When you were married, you and your spouse likely shared in many childrearing decisions. Divorce complicates this parental arrangement. Parents are unlikely to discuss their children’s faltering grades or brilliant oboe performances over a leisurely family dinner or a Sunday drive to the hardware store. In fact, ex-spouses may prefer as little contact as possible. Courts know this and so typically grant the authority to make parental decisions to one parent. The parent with legal custody has the right to decide such major issues as education, medical care and religious upbringing. Typically, the parent with residential — or physical — custody also has legal custody. As an alternative, parents who are able to cooperate and communicate may consider continuing to share in the decision-making process in a joint custody arrangement.
A shared custody arrangement gives your children the opportunity to develop close relationships with both parents, while you and the other parent are able to remain more actively involved in the day-to-day events in your children’s lives. The arrangement works well for parents who share the same belief systems and ideas about raising children, as well as flexible schedules to accommodate the alternating weekly physical custody arrangement.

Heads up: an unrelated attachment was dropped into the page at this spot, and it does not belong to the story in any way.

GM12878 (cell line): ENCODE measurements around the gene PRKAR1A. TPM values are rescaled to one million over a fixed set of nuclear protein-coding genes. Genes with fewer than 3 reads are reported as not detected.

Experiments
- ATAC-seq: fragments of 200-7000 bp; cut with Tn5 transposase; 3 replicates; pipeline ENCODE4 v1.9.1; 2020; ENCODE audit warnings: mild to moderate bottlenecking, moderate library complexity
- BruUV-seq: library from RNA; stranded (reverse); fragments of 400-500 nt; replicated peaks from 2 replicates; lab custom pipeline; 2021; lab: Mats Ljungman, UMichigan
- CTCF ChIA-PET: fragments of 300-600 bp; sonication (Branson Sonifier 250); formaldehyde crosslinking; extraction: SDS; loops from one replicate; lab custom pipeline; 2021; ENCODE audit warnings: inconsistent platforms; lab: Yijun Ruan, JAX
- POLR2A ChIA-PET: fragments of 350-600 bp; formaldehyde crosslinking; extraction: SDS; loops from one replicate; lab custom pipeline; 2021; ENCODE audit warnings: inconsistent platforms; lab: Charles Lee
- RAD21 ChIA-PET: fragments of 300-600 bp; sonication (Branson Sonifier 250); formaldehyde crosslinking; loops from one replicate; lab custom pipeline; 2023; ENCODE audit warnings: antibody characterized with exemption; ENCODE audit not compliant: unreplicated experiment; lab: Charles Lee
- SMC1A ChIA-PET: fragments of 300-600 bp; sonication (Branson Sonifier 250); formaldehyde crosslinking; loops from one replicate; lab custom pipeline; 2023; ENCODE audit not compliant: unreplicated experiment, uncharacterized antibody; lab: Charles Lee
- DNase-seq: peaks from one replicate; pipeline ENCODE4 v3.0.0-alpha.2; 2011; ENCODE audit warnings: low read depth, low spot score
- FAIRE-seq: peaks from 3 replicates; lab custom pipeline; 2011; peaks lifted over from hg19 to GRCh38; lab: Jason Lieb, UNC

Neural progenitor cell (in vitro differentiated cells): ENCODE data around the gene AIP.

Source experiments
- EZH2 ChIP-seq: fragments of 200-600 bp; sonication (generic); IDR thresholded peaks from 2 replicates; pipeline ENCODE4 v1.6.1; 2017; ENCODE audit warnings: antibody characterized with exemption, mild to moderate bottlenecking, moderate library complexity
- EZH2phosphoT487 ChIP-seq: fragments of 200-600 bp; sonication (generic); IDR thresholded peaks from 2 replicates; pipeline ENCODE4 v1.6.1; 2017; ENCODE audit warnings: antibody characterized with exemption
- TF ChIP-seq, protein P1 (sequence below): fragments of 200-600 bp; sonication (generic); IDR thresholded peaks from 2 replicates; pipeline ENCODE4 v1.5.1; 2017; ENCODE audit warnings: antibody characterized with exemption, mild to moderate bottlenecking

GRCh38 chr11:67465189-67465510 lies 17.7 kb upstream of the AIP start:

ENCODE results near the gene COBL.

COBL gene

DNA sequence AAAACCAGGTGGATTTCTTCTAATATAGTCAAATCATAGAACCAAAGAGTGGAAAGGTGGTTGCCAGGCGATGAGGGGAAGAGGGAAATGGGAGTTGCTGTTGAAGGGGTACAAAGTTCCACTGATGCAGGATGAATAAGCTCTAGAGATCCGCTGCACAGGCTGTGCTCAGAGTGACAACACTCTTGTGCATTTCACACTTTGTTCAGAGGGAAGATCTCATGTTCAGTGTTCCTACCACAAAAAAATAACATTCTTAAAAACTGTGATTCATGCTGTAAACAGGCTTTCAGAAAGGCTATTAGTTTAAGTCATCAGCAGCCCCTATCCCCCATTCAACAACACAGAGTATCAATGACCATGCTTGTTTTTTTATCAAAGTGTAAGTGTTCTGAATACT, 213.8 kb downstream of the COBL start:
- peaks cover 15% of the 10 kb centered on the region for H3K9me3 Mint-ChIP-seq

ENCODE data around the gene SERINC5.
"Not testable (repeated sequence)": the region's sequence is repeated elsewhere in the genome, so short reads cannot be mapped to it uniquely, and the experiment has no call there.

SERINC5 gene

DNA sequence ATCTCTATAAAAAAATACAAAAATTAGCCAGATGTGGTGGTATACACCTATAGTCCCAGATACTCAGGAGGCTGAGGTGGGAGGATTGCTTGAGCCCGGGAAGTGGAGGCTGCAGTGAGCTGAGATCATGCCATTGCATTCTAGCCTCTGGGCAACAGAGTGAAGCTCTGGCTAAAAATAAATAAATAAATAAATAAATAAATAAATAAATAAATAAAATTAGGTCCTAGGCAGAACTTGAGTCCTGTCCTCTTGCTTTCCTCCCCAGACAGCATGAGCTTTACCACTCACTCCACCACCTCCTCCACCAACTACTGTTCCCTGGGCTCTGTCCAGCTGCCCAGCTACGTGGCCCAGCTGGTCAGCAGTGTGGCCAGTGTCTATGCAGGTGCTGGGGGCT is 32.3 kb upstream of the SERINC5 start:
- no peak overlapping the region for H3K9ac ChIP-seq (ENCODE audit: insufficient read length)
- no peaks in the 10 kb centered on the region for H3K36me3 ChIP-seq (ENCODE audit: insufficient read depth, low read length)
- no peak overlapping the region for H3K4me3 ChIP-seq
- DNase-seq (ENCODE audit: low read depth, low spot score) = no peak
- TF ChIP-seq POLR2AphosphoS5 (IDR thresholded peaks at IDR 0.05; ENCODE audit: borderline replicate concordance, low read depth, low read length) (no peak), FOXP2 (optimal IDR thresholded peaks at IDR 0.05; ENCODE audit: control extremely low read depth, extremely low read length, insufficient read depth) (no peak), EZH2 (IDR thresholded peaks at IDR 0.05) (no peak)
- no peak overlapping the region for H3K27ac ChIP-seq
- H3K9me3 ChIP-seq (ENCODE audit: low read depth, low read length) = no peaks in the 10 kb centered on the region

The joint custody arrangement doesn’t always work, or it might have worked for a while, but then a change in circumstance or belief can make it impractical to maintain. Your ex-spouse might adopt a philosophy about which you disagree, for example. Perhaps you decide to relocate. You might change your position on how to treat your child’s illness or whether to vaccinate against disease. When the joint custody arrangement sours, it is time to seek sole custody.
Our child custody lawyers at Bryan Salamone & Associates, P.C. can help you develop a successful joint custody parenting plan and if the need arises, assist you in obtaining sole custody.